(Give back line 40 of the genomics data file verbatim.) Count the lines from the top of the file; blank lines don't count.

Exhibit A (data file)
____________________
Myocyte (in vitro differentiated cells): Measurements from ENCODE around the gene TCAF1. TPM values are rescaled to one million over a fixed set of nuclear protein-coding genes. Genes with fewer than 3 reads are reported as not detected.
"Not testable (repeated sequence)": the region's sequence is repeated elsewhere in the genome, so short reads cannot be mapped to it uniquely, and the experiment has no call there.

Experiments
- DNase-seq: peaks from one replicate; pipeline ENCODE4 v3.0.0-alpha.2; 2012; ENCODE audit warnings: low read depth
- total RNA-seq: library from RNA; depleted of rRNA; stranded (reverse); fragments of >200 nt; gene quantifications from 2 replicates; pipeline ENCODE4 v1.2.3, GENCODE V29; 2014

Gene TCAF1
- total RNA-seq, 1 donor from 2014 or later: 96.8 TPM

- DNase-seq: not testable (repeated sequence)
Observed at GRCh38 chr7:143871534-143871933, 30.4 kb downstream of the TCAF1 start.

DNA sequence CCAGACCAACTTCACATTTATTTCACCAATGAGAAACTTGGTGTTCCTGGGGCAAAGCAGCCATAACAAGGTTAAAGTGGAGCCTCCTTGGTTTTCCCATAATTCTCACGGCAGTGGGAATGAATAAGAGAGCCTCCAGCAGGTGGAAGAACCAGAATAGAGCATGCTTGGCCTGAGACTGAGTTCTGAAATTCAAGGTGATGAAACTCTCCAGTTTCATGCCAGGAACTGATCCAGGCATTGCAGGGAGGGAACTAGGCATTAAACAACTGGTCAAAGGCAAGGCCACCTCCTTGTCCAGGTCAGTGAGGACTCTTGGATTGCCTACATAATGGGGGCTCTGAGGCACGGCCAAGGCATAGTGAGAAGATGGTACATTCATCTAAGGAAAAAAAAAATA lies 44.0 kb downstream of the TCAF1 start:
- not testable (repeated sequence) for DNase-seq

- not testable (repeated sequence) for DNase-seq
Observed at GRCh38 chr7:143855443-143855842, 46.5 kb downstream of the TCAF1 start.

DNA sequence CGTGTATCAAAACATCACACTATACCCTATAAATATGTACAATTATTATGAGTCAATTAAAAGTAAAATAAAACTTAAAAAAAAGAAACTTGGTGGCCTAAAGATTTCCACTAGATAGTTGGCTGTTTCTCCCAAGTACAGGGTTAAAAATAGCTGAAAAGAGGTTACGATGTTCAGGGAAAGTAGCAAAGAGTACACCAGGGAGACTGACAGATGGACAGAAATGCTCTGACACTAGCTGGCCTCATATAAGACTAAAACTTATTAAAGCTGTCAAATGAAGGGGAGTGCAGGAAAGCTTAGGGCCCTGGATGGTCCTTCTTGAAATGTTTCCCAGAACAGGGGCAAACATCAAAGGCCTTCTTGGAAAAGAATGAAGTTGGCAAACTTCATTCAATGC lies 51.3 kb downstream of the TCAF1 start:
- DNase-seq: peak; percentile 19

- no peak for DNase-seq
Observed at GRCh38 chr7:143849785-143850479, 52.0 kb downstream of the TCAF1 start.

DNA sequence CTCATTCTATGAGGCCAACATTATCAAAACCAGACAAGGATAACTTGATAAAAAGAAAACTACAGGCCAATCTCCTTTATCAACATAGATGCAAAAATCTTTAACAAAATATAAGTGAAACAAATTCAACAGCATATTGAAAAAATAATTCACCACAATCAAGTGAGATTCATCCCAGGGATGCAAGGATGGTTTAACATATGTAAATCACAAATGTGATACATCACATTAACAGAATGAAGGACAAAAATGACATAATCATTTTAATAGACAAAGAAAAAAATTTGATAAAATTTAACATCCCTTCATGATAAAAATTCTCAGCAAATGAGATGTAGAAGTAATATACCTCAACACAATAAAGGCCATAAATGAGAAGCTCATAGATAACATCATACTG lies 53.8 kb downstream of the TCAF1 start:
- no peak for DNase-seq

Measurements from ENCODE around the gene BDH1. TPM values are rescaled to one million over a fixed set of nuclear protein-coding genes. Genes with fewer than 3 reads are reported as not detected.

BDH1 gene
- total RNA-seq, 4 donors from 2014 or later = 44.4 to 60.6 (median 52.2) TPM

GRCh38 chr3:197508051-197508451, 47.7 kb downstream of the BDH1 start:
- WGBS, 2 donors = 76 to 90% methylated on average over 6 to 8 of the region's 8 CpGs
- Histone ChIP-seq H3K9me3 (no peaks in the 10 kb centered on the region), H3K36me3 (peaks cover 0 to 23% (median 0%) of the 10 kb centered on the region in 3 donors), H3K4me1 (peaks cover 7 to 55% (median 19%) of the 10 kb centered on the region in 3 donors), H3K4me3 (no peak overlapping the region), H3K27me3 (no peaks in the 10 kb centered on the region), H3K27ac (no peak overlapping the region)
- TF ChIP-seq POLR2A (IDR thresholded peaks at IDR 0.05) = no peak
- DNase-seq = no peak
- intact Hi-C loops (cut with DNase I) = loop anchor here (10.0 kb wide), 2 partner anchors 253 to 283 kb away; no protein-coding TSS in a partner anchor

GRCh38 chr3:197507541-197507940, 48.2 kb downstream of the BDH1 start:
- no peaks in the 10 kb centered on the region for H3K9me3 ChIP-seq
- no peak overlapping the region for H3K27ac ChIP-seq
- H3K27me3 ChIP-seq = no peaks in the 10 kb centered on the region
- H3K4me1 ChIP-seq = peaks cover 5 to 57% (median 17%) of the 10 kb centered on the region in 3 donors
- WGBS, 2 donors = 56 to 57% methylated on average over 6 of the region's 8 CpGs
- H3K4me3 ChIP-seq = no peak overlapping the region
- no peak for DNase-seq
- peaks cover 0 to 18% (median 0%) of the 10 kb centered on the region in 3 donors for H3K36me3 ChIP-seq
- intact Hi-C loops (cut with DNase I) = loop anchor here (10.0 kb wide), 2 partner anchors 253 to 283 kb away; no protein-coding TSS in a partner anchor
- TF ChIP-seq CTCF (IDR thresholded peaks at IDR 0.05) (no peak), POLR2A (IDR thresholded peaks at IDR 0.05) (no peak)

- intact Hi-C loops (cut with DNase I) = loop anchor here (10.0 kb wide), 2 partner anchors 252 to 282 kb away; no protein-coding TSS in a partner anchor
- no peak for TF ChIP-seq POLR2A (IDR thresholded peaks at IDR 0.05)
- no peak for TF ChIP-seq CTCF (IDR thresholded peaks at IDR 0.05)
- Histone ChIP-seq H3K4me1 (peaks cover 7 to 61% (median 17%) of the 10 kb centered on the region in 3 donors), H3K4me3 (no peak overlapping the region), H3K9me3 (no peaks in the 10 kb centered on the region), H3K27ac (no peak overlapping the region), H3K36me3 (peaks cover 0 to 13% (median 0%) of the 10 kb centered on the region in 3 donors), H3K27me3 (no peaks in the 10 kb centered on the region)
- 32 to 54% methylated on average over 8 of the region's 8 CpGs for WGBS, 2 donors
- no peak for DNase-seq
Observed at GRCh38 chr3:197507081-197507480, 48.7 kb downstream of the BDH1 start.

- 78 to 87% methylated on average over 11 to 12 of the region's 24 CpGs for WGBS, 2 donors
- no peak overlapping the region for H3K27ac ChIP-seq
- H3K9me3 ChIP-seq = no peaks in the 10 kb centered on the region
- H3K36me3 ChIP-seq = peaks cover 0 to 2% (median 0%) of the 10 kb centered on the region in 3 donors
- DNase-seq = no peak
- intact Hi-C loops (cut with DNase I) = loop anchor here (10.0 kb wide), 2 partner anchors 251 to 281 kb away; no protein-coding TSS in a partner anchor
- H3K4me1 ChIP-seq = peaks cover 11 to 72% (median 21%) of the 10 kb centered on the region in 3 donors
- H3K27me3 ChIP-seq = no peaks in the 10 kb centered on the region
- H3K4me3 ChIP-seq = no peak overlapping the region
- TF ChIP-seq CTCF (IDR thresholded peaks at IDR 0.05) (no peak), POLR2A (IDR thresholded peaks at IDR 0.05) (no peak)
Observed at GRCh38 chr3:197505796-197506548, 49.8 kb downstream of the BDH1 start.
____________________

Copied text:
- intact Hi-C loops (cut with DNase I) = loop anchor here (10.0 kb wide), 2 partner anchors 252 to 282 kb away; no protein-coding TSS in a partner anchor